ISSN 2330-717X

Religious Liberty Vs. The Wall – OpEd

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Building a wall to protect our borders is a legitimate national security issue, but it should not be done at the expense of religious liberty. To be sure, no right is absolute, and that means that government seizure of church grounds may be acceptable in some very limited instances. But the presumptive right must be the First Amendment right to religious liberty.

The U.S. Department of Homeland Security is seeking to confiscate property owned by the Diocese of Brownsville to aid in the building of a wall along the U.S.-Mexico border. Bishop Daniel Flores is protesting the invocation of eminent domain to justify the seizure of approximately 66 acres of land. The property includes La Lomita mission owned by the diocese; it is home to the historic La Lomita Chapel.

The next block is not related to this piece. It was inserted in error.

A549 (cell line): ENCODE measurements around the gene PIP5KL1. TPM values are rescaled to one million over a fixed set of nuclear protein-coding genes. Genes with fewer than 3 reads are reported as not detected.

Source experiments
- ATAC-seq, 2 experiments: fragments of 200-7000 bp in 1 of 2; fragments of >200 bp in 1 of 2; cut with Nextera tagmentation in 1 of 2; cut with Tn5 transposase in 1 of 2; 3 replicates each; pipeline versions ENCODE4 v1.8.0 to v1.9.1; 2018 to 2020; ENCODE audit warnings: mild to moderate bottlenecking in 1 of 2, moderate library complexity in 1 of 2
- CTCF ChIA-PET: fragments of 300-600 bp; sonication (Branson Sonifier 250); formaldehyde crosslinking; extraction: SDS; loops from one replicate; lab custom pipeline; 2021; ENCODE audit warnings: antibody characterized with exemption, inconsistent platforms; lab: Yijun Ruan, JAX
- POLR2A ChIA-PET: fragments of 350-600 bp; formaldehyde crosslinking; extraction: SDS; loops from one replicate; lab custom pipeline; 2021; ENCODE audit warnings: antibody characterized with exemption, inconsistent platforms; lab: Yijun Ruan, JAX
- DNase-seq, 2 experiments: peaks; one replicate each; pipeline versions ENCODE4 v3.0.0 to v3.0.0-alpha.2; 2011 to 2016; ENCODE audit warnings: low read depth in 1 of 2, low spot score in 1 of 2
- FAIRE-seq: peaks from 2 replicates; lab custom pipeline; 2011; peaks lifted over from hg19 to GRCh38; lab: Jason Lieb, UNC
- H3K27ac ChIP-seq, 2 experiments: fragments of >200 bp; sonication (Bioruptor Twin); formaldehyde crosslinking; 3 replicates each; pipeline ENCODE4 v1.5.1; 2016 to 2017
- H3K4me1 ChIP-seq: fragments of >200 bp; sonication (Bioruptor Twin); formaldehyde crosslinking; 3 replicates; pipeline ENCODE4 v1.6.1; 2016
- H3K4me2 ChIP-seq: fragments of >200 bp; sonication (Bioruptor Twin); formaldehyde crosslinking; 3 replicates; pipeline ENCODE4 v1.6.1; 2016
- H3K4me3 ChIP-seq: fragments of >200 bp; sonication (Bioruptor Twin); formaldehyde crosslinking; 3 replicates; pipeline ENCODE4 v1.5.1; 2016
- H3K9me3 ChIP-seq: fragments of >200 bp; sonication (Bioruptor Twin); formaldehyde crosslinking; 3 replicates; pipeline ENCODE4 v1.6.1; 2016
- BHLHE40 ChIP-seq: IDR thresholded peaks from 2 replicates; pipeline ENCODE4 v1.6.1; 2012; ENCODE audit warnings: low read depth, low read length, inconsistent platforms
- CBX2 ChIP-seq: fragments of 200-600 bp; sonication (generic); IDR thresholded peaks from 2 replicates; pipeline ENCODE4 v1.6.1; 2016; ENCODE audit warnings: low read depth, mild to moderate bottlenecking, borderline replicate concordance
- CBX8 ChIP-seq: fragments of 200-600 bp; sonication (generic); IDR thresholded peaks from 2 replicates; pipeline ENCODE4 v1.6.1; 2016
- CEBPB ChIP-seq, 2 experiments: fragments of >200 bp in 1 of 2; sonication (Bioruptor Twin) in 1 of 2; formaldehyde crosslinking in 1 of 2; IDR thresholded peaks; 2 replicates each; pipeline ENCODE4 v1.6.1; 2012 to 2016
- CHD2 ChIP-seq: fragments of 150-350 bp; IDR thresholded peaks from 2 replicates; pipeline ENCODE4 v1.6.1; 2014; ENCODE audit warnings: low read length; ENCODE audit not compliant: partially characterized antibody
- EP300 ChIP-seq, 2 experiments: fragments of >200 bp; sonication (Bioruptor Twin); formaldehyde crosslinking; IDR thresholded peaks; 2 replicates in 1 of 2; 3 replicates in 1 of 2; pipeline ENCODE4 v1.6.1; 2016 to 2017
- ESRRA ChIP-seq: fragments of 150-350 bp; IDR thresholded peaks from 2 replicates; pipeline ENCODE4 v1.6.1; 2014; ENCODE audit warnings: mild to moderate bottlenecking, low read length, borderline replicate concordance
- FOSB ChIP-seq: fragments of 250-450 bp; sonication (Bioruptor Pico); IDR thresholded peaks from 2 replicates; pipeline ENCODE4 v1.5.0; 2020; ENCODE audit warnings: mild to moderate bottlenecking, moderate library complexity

“The United States needs immediate possession of the subject property in order to meet this congressional directive,” claims the government. Federal officials say they need to take control of the land for a year before they decide whether to take the property for the purpose of constructing a wall.

The Catholic League sides with Bishop Flores. Here’s why.

A hearing was scheduled for January to weigh the concerns of the Diocese of Brownsville, but the authorities changed their mind and want to seize the land immediately. They should be denied by court order if necessary. Not to wait for one month to consider the First Amendment implications of this land grab is indefensible.

We appeal to Homeland Security Secretary Kirstjen Nielsen to put the January hearing back on the calendar. There is no need to hit the panic button, not when it comes to an issue as serious as this one.


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William Donohue

William Donohue

William Donohue is the current president of the Catholic League for Religious and Civil Rights in the United States, and has held that position since 1993.

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